Go to main content
Speech by FS at 21st Hong Kong Forum (English only) (with photo)
     Following is the speech by the Financial Secretary, Mr Paul Chan, at the 21st Hong Kong Forum today (December 1):
Peter (Chairman of the Hong Kong Trade Development Council (HKTDC), Dr Peter Lam), Dennis (Chairman of the Federation of Hong Kong Business Associations Worldwide, Mr Dennis Chiu), Margaret (Executive Director of the HKTDC, Ms Margaret Fong), distinguished guests, ladies and gentlemen,
     Good afternoon.
     Welcome to the 2020 Hong Kong Forum, a virtual event for the first time in the Forum's distinguished, 21-year history.
     I am delighted that Federation members are taking part in this annual, two-day gathering from all over the world. And what a world the Federation of Hong Kong Business Associations Worldwide is: 46 Hong Kong business associations from 35 countries and regions on five continents.
     For bringing us together, despite the COVID-19 pandemic, and its daunting challenges, my thanks to the Federation and the Hong Kong Trade Development Council.

     Your timing is excellent. Certainly, it's an eventful time for Hong Kong, with about a dozen high-profile business events taking place, virtually, between now and mid-December.
     Business of Design Week opened yesterday, as did the two-day Belt and Road Summit - and I'll have more to say about that in a few minutes. SmartBiz Expo starts its innovative, three-day showcase for SMEs tomorrow. And, this Thursday, the 10th anniversary edition of the Business of Intellectual Property Asia Forum gets going.
     But allow me, now, to turn to another highlight - the Chief Executive's annual Policy Address, which was delivered just last Wednesday. The initiatives and policy measures announced have much to offer business and the community.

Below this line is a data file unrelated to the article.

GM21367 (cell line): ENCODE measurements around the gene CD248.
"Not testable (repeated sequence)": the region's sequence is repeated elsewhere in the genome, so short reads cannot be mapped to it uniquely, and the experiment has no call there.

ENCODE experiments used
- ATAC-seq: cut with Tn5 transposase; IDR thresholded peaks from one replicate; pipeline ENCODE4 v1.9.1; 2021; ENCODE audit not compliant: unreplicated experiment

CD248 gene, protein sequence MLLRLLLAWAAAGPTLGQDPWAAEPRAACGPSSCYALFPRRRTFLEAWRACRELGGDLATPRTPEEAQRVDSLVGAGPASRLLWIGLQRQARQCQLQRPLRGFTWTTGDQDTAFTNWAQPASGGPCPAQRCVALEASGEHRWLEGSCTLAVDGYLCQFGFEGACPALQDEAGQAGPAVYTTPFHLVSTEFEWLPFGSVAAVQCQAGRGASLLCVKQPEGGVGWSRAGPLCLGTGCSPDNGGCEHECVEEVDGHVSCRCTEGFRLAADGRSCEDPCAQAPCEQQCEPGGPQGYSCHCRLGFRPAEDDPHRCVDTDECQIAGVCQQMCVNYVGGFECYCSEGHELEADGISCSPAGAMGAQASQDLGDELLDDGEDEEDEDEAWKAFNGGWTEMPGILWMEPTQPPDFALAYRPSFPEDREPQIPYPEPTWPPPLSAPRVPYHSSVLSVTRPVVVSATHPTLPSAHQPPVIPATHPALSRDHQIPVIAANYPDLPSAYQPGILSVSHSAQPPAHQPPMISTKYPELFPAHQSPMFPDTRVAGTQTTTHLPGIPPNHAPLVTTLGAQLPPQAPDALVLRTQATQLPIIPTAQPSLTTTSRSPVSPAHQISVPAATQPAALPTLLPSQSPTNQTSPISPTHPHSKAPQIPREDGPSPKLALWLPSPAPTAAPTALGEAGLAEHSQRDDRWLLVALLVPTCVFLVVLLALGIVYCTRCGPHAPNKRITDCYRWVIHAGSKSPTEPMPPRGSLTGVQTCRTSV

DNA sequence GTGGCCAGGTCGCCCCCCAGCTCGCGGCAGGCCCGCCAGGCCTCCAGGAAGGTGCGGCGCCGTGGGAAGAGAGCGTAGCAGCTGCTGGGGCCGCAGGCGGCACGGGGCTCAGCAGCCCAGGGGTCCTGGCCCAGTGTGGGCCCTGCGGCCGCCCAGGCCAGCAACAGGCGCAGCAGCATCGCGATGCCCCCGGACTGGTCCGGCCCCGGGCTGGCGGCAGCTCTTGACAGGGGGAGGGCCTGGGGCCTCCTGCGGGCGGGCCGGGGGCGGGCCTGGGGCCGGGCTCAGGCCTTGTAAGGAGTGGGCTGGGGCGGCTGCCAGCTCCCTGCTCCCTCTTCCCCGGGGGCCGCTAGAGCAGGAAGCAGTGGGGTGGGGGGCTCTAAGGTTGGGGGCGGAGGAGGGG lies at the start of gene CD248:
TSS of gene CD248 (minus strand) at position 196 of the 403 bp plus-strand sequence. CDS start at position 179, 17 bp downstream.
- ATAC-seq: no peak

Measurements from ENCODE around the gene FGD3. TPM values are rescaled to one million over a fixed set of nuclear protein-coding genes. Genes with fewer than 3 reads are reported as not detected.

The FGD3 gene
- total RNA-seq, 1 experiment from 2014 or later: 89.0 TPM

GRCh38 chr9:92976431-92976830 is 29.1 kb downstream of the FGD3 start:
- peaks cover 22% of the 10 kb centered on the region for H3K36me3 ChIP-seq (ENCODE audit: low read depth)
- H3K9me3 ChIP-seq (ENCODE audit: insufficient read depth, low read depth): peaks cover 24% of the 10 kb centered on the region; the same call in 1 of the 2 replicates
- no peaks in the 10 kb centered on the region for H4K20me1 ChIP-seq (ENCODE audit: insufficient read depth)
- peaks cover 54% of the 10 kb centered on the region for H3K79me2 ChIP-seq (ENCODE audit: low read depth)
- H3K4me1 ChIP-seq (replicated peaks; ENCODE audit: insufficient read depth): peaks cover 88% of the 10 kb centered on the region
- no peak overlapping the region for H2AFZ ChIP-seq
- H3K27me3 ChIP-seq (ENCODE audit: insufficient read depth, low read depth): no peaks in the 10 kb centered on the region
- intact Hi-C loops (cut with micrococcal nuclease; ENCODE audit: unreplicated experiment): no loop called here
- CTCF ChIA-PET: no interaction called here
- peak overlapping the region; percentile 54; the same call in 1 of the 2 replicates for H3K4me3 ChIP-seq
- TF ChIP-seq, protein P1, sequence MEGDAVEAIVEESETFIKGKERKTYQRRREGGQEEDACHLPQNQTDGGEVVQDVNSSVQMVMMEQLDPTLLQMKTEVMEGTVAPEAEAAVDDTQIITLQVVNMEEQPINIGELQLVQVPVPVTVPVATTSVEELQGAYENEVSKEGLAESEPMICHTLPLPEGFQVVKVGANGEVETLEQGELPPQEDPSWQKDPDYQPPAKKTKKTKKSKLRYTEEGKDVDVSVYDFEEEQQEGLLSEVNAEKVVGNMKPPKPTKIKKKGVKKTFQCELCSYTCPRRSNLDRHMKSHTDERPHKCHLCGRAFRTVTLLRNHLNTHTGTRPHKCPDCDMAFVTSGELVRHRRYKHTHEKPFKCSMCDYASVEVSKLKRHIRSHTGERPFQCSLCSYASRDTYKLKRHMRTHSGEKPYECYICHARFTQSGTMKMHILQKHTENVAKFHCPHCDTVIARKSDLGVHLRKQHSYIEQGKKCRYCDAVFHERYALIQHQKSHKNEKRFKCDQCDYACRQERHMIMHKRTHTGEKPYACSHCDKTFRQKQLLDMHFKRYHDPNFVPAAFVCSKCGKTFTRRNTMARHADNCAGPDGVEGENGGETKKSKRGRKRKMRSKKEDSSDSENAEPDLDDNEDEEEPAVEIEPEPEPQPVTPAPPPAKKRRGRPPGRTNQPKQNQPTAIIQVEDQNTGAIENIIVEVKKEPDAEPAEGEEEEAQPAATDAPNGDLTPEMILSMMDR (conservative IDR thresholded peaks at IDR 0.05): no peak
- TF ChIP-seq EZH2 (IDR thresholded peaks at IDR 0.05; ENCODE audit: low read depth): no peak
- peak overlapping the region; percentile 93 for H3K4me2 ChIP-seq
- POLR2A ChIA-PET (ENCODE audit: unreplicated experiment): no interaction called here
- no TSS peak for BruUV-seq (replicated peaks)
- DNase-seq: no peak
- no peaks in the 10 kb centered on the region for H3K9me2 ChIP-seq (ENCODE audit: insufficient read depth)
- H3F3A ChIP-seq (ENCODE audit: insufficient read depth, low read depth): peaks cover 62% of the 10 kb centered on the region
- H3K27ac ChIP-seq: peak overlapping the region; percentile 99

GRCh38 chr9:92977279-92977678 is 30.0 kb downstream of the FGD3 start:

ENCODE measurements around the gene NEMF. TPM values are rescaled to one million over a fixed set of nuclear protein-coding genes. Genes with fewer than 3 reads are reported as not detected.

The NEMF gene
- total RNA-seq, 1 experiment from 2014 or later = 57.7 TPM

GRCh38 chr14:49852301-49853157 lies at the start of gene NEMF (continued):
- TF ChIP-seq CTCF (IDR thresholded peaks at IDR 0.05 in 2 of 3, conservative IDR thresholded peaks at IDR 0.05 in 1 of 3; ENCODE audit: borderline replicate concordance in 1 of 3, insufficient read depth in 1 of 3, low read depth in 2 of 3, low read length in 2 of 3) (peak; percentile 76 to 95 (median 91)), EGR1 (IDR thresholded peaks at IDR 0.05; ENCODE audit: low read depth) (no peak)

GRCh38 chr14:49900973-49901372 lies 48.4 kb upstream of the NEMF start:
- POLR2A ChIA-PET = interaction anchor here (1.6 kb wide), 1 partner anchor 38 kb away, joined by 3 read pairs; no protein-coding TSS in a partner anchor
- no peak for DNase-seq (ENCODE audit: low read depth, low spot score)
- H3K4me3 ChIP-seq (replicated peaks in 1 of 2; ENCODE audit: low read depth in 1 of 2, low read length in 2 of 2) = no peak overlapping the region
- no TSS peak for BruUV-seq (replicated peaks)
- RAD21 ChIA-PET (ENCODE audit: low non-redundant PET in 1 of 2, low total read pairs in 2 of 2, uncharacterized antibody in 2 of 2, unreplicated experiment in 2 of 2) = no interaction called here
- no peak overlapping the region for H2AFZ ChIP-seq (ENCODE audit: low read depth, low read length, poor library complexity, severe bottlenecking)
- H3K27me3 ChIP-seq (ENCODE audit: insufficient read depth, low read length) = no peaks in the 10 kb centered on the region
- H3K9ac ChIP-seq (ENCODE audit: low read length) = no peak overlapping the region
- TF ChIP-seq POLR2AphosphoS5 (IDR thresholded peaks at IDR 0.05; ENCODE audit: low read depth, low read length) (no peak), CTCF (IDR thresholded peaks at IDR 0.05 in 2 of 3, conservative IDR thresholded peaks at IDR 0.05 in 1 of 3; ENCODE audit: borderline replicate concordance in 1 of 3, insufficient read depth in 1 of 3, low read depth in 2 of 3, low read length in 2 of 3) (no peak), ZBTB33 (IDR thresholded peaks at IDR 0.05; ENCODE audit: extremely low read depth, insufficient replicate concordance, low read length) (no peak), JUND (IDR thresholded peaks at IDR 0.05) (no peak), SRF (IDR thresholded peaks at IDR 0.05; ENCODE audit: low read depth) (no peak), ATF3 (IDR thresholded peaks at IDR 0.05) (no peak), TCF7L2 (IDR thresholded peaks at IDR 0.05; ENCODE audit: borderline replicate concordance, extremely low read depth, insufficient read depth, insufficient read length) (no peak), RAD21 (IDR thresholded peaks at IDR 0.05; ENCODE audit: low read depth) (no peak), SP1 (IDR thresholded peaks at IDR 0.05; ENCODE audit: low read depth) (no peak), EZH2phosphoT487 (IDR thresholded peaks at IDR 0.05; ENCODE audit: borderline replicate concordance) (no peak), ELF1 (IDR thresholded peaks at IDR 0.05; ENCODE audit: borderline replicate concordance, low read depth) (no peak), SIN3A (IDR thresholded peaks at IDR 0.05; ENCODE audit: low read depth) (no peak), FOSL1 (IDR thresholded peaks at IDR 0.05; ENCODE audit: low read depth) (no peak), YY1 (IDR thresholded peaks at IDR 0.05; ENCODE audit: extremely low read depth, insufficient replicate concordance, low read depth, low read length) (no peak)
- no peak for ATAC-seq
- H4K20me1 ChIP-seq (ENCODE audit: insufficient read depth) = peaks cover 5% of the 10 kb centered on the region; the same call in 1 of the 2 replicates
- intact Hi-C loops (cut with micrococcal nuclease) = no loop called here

The Policy Address was unveiled amid a struggling local economy and a beleaguered international economy, though impressive growth in China has buoyed third-quarter results globally.
     As for Hong Kong, we forecast a 6.1 per cent contraction in 2020. While there was some encouraging improvement in our third-quarter results, the labour market remains under significant pressure. 
     The Government's response has been decisive and broadly accommodating. We had rolled out relief measures totalling nearly US$40 billion through my Budget and three rounds of the Anti-epidemic Fund. That's equivalent to about 11 per cent of our GDP. The money was allocated to keep businesses running and employees working, while helping those in need in our community.
     As of mid-November, some 100 measures had been approved through the Anti-epidemic Fund alone. Close to 500 000 applications from businesses for various supporting schemes have been approved and more than 4.6 million people have benefited.